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Crustal and Depositional Architecture of the Demerara Rise, Suriname, as Related to the Opening of the Atlantic Ocean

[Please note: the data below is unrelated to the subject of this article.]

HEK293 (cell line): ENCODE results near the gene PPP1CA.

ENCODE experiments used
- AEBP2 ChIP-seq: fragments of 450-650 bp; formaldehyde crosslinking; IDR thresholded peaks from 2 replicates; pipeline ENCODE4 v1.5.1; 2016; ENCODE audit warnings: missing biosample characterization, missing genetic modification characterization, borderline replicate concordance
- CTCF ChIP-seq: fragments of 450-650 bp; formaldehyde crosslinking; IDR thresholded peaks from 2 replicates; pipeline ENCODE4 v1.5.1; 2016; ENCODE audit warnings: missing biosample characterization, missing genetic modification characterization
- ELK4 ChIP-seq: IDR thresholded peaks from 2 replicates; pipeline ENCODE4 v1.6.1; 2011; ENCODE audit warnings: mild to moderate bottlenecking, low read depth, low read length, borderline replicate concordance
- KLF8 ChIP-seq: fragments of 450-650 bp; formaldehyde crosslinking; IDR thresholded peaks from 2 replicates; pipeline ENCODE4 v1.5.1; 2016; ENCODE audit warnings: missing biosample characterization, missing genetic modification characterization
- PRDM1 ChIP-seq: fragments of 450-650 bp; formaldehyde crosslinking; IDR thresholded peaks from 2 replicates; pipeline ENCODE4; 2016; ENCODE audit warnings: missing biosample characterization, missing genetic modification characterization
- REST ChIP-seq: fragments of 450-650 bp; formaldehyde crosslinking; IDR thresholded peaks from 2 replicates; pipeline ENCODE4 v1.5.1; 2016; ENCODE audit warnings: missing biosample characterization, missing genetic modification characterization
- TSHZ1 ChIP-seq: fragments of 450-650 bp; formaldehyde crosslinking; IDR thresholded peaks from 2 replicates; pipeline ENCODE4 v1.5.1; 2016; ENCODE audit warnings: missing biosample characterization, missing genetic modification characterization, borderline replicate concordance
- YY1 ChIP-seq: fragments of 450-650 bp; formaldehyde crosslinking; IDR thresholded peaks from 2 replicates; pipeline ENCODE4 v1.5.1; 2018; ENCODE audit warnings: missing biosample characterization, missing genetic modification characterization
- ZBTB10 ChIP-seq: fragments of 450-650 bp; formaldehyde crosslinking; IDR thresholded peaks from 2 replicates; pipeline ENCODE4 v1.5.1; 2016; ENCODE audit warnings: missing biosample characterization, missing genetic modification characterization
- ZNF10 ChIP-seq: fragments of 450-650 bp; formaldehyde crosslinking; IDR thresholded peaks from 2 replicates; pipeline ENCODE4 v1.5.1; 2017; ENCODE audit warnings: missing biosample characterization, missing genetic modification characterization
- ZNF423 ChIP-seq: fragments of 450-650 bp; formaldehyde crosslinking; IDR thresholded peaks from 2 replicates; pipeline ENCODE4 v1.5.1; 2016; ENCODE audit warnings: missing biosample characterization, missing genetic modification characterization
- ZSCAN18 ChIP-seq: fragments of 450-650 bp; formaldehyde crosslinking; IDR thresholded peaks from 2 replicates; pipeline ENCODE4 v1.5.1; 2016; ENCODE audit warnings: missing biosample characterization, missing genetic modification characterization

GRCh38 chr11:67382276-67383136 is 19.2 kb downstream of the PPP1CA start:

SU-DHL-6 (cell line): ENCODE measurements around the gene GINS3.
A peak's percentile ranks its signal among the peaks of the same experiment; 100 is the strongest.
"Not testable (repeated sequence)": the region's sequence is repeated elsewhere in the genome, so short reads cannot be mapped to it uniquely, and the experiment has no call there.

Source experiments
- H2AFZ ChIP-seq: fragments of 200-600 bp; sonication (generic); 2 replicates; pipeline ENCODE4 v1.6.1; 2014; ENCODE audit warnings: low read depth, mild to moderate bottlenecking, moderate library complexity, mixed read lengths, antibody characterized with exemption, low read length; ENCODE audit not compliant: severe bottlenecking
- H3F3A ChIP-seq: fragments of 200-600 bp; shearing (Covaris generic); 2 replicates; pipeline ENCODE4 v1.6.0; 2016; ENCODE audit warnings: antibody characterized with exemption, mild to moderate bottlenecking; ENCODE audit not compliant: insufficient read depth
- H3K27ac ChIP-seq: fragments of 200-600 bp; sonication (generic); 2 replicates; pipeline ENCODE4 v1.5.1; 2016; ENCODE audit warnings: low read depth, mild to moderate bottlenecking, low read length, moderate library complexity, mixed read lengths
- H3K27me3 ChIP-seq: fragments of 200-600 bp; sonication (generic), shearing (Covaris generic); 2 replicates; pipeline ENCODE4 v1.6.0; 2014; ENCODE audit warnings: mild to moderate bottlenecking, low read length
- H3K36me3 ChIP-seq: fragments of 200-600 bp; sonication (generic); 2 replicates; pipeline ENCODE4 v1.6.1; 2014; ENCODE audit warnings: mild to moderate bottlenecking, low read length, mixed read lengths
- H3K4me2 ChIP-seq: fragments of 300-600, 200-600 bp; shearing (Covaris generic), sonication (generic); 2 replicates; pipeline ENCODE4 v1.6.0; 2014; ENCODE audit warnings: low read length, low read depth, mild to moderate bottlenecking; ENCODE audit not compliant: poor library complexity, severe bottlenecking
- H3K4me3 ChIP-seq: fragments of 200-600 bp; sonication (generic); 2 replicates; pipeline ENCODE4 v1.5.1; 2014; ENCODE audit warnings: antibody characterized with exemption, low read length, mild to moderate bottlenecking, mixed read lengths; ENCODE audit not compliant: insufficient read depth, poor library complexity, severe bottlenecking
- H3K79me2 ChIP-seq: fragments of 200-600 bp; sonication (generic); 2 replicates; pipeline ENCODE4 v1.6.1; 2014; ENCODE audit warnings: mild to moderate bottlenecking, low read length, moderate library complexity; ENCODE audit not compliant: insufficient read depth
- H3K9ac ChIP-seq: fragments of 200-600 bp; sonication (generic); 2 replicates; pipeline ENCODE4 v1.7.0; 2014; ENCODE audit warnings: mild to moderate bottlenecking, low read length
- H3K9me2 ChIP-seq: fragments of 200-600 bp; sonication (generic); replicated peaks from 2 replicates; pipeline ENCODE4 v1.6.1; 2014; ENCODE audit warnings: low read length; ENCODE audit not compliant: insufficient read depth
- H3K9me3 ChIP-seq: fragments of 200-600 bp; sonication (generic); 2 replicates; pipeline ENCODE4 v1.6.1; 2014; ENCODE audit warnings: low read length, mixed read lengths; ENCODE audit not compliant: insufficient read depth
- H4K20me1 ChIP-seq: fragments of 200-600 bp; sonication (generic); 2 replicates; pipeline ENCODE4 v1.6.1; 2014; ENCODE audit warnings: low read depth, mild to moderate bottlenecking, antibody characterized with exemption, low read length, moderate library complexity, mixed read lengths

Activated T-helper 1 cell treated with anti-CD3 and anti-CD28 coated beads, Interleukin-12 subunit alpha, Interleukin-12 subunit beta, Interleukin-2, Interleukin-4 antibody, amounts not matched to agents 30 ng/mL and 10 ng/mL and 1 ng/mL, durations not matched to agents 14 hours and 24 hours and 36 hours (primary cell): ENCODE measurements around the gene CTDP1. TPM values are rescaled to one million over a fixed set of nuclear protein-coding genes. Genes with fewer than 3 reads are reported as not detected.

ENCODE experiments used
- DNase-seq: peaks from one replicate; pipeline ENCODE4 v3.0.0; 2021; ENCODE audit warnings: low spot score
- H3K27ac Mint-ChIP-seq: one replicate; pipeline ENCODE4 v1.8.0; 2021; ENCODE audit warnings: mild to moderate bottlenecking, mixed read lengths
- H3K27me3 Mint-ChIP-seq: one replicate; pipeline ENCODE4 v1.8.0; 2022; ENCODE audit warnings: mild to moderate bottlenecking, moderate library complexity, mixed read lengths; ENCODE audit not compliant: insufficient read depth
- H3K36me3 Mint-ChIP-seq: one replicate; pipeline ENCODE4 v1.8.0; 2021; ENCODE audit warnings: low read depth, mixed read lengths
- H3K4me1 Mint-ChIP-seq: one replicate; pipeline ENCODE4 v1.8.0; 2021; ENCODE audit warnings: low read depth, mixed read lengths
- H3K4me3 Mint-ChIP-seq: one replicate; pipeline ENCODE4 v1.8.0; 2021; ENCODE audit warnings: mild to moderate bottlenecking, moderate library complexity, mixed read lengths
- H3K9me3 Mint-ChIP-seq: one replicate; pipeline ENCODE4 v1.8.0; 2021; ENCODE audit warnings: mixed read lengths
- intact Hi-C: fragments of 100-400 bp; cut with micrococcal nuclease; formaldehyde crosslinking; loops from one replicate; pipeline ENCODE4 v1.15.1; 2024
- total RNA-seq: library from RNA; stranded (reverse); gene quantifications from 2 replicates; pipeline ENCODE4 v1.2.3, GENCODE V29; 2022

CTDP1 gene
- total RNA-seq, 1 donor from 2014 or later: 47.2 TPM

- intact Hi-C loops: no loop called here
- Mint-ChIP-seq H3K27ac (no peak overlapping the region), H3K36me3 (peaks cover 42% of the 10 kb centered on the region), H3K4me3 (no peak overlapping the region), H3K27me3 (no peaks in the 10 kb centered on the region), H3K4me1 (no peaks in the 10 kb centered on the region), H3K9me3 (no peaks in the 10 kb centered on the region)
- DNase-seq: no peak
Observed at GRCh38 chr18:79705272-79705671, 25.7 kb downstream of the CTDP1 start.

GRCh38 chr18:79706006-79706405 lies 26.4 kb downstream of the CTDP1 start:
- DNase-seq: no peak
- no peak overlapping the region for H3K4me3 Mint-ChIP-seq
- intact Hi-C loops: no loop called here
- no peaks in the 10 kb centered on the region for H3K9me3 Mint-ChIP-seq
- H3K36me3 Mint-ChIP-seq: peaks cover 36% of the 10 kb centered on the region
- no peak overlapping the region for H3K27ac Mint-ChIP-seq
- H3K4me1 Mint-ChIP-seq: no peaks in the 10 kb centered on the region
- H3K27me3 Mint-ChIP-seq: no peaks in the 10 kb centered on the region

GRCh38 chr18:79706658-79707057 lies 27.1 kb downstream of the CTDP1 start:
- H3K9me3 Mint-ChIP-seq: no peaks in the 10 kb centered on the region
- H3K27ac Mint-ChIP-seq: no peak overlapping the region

The Demerara Rise is a three-sided drowned plateau of sedimentary strata offshore Suriname. The Rise demarcates the division between the Central and Equatorial Atlantic opening history, showing Geology pertaining to both. Reconstructions of the closure of the Equatorial Atlantic during Early Aptian juxtapose the Rise with the Guinea Plateau, Guinea. The Aptian-Albian Equatorial opening is caused by a dextral transcurrent separation from Guinea and E-W extensional rifting along the Rise's north and east sides. The transcurrent displacement from Guinea is the likely cause for Aptian-?Early Albian inversion of basement faults and folding of the pre-Albian section, which increases in intensity northward toward the bounding paleo-transform. Westward of the Rise, the total sedimentary section is thicker than to the east, owing to an older phase of rifting. Plate reconstructions show that the continental crust beneath Great Bank, Bahamas, fits into the orthogonal “elbow” of the Guyana-west Demerara margin for roughly Oxfordian time, indicating that seafloor spreading relating to Central Atlantic opening began at a NNE-SSW spreading center which migrated to the WNW. The Rise is predicted to have a Middle Jurassic rift history that evolved into passive margin sedimentation in Oxfordian-Barremian time prior to uplift and inversion pertaining to the opening of the Equatorial Atlantic. The Trinidad-Guyana margin is a sinistral transcurrent or transtensional margin along which the south flank of the Bahamas (now overthrust by the Cuban Arc) migrated WNW. The stratal package beneath the “Albian unconformity” shows impressive growth with bed sets thickening westward to depths approaching 20 km. It is not clear if this “growth” is entirely fault controlled or a response of progradation of clastic sequences from the future Equatorial rift zone to the Central Atlantic margin. There appears to be a zone of moderate magmatic rifting in the western margin of the Rise, which is consistent with volcanism affecting the conjugate Bahamian basement. A NW-SE fault zone cuts the northern Rise, causing flower-like deformation in the pre-Albian section that probably relates to Equatorial Atlantic opening. The very large folds and inversion structures beneath the unconformity affect most of the sedimentary section.